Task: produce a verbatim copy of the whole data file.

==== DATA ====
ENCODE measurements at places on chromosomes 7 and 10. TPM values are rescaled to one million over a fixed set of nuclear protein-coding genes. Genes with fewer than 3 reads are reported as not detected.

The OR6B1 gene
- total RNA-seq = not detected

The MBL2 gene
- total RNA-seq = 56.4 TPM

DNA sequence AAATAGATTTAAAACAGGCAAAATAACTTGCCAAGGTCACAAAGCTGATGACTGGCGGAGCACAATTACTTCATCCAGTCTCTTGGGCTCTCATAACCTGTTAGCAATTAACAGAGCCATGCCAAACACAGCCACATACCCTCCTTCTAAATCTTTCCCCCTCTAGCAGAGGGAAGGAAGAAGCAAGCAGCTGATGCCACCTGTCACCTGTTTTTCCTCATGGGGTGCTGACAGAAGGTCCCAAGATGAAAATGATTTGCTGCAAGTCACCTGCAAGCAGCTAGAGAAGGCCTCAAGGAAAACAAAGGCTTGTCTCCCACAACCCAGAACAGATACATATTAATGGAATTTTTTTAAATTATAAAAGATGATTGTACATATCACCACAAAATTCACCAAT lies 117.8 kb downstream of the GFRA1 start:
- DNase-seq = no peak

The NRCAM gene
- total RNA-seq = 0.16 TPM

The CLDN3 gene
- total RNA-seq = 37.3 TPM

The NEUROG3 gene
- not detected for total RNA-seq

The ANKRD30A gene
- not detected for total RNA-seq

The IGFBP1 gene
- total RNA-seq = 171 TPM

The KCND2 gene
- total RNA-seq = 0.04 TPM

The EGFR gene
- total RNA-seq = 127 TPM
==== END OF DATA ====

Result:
ENCODE measurements at places on chromosomes 7 and 10. TPM values are rescaled to one million over a fixed set of nuclear protein-coding genes. Genes with fewer than 3 reads are reported as not detected.

The OR6B1 gene
- total RNA-seq = not detected

The MBL2 gene
- total RNA-seq = 56.4 TPM

DNA sequence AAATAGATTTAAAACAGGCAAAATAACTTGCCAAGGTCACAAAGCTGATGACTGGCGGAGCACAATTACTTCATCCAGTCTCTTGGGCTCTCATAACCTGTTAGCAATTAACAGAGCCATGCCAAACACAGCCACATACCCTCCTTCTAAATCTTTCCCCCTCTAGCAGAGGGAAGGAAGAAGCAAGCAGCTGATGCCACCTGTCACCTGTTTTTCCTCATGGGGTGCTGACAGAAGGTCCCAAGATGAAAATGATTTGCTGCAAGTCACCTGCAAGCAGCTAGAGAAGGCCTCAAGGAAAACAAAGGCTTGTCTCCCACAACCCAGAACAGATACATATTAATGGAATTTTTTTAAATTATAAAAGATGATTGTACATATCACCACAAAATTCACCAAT lies 117.8 kb downstream of the GFRA1 start:
- DNase-seq = no peak

The NRCAM gene
- total RNA-seq = 0.16 TPM

The CLDN3 gene
- total RNA-seq = 37.3 TPM

The NEUROG3 gene
- not detected for total RNA-seq

The ANKRD30A gene
- not detected for total RNA-seq

The IGFBP1 gene
- total RNA-seq = 171 TPM

The KCND2 gene
- total RNA-seq = 0.04 TPM

The EGFR gene
- total RNA-seq = 127 TPM